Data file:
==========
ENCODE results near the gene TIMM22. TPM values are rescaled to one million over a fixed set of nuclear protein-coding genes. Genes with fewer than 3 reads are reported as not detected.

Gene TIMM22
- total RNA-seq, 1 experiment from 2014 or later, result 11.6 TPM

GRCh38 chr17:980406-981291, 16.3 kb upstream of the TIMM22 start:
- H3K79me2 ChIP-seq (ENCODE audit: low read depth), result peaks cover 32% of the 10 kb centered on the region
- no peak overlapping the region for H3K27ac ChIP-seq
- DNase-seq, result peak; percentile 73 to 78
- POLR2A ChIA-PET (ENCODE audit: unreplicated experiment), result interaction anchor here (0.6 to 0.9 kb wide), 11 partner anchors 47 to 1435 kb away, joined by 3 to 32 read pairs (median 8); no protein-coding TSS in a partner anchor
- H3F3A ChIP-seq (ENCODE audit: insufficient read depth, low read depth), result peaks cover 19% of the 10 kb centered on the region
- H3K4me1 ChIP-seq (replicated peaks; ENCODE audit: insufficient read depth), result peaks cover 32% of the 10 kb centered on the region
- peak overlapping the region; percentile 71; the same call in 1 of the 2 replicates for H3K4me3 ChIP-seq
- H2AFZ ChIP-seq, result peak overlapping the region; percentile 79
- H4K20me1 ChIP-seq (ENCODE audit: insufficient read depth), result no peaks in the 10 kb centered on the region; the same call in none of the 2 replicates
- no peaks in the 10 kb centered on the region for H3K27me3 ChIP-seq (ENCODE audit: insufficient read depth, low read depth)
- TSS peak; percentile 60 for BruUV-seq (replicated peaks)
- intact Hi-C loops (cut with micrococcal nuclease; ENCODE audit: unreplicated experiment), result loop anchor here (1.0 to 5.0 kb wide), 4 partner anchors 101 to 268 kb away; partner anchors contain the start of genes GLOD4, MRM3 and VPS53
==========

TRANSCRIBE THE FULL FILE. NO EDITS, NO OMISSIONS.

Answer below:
ENCODE results near the gene TIMM22. TPM values are rescaled to one million over a fixed set of nuclear protein-coding genes. Genes with fewer than 3 reads are reported as not detected.

Gene TIMM22
- total RNA-seq, 1 experiment from 2014 or later, result 11.6 TPM

GRCh38 chr17:980406-981291, 16.3 kb upstream of the TIMM22 start:
- H3K79me2 ChIP-seq (ENCODE audit: low read depth), result peaks cover 32% of the 10 kb centered on the region
- no peak overlapping the region for H3K27ac ChIP-seq
- DNase-seq, result peak; percentile 73 to 78
- POLR2A ChIA-PET (ENCODE audit: unreplicated experiment), result interaction anchor here (0.6 to 0.9 kb wide), 11 partner anchors 47 to 1435 kb away, joined by 3 to 32 read pairs (median 8); no protein-coding TSS in a partner anchor
- H3F3A ChIP-seq (ENCODE audit: insufficient read depth, low read depth), result peaks cover 19% of the 10 kb centered on the region
- H3K4me1 ChIP-seq (replicated peaks; ENCODE audit: insufficient read depth), result peaks cover 32% of the 10 kb centered on the region
- peak overlapping the region; percentile 71; the same call in 1 of the 2 replicates for H3K4me3 ChIP-seq
- H2AFZ ChIP-seq, result peak overlapping the region; percentile 79
- H4K20me1 ChIP-seq (ENCODE audit: insufficient read depth), result no peaks in the 10 kb centered on the region; the same call in none of the 2 replicates
- no peaks in the 10 kb centered on the region for H3K27me3 ChIP-seq (ENCODE audit: insufficient read depth, low read depth)
- TSS peak; percentile 60 for BruUV-seq (replicated peaks)
- intact Hi-C loops (cut with micrococcal nuclease; ENCODE audit: unreplicated experiment), result loop anchor here (1.0 to 5.0 kb wide), 4 partner anchors 101 to 268 kb away; partner anchors contain the start of genes GLOD4, MRM3 and VPS53